The Yankees have reached the offseason doldrums. After signing Matt Holliday and Aroldis Chapman at the Winter Meetings, the team reached its winter spending limit. Hal Steinbrenner set a strict budget and now the club is up against it. This holding pattern has forced Brian Cashman to explore trading veteran players in order to create financial flexibility. Should the Yankees look to upgrade the roster in free agency, they will need to shed payroll first. There’s also the issue of the historically weak free agent class. There aren’t many viable paths for the Yankees to take.
Of course, free agency isn’t the only way to add talent. There’s also the trading block, which offers more creative and cost effective alternatives. The Yankees, however, seem unlikely to part with prospects in order to facilitate deals, and that’s problematic. After the Red Sox acquired Chris Sale, Cashman noted that "...the Sale price tag, you were going to have to ring a bell. We're not prepared to back the truck up and get the one player left that you might need.”
This isn’t the first time that Cashman expressed trepidation over parting with top prospects for a player of Sale’s capacity. “I think that type of deal is a deal where you’re that final piece away,” he said at the end-of-season press conference. “You have to be one piece away, and I would not recommend that type of decision as we approach the 2017 season.”
On the surface level, this reasoning makes sense. The Yankees aren’t the runaway favorites in 2017. They only just recently constructed one of baseball’s premier farm system. There’s no rush to blow it up on the trade market. This offseason, however, doesn’t exist in a vacuum. Trading for impact talent puts the club in a better position for this year and the seasons to follow. A closer look reveals that there are several legitimate cases to be made in favor of trade market activity.
First and foremost, the Yankees have clear areas to upgrade. Starting pitching stands out in particular. The free agent options of Jason Hammel and Ivan Nova are uninspiring. The trading block, however, offers some appealing options. The White Sox are open for business, and Jose Quintana would be quite the addition to the staff. He would not only help this season, but also alleviate some of the uncertainty facing the rotation after 2017. Quintana is the obvious example, but other targets like him are out there. They will be expensive, but the Yankees have the resources to get the deals completed.
That relates directly to the next point: the Yankees can’t keep all of these prospects. Having a premier farm system is nice, it really is. It allows the organization and fans alike to envision a not too distant future where a core of homegrown players take the field. That’s not the only advantage of having a deep system. It also allows for trades. Some prospects are more valuable as trade chips. That’s the nature of the game. Of course there’s risk. Nobody wants to be on the wrong end of a lopsided trade. These risks are worth taking, however, when the club has such depth. There’s a built-in cushion.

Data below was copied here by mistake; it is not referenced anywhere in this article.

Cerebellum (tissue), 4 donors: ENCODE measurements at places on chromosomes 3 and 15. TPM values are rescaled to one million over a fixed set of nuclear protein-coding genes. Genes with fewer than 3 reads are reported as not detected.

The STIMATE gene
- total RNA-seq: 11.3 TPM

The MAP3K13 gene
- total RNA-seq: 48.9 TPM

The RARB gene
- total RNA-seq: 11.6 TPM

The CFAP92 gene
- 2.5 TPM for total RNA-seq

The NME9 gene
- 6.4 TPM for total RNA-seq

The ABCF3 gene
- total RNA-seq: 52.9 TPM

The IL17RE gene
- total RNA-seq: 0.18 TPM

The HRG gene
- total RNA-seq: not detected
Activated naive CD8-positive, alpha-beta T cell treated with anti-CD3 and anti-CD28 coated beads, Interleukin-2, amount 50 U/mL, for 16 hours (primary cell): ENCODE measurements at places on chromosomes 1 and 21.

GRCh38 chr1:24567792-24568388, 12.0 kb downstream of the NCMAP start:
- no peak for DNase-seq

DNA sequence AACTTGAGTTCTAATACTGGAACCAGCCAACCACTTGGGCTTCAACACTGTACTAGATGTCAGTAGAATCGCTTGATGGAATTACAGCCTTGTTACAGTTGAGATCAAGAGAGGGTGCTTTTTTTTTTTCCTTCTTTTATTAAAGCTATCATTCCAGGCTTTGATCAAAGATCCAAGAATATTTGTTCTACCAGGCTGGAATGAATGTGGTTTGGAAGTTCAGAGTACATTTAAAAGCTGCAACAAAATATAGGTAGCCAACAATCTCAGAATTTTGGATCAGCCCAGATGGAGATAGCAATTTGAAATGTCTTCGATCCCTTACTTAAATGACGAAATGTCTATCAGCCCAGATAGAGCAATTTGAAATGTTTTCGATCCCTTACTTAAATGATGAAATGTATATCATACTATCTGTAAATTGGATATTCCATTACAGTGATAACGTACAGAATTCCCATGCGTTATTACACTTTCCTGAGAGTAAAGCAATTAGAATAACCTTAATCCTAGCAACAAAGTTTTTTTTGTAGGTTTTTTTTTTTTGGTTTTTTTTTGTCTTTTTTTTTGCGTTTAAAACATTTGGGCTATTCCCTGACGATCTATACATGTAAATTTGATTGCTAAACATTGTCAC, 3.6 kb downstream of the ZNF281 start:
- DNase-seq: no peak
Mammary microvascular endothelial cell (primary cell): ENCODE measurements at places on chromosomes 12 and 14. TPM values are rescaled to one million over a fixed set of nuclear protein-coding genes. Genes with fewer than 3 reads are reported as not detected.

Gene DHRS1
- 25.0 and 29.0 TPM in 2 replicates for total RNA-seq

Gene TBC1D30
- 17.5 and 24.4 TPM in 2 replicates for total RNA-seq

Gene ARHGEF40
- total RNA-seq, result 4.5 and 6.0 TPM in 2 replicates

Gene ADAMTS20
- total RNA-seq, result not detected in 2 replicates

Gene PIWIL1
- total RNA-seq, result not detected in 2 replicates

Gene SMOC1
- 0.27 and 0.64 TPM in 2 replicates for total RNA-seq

Lastly, the narrative that the Yankees should stay put, let the kids play, and wait out future free agents is inherently faulty. There’s no reason to expect that the 2018-2019 free agent class will remain as rosy as it seems now. Players will get hurt, decline, or sign extensions. Trading for established big leaguers now would mitigate some of that risk.
Maybe everything does go right. The Yankees cut spending and reset their luxury rates by the 2018-2019 offseason. Some prospects graduate while others take step backwards. Such is the law of attrition. They’ve been on the periphery of baseball relevance, with no real rotation and an expensive closer. Would that be a club that appeals to free agents? With contract offers and all other financial aspects equal, wouldn’t a player choose the more competitive team? If the Yankees swing trades, however, and demonstrate a competitive streak, then free agents could be more intrigued by New York.
Right now the trade market appears to be the Yankees only path to upgrading the roster. The front office should seriously explore trades and not worry about prospect hoarding. Adding impact talent this winter can better set up future seasons. Trading away prospects doesn’t mean punting on the youth movement. They can do both. Young, cost-controlled players are available on the trade market. The Yankees should be all ears in offers.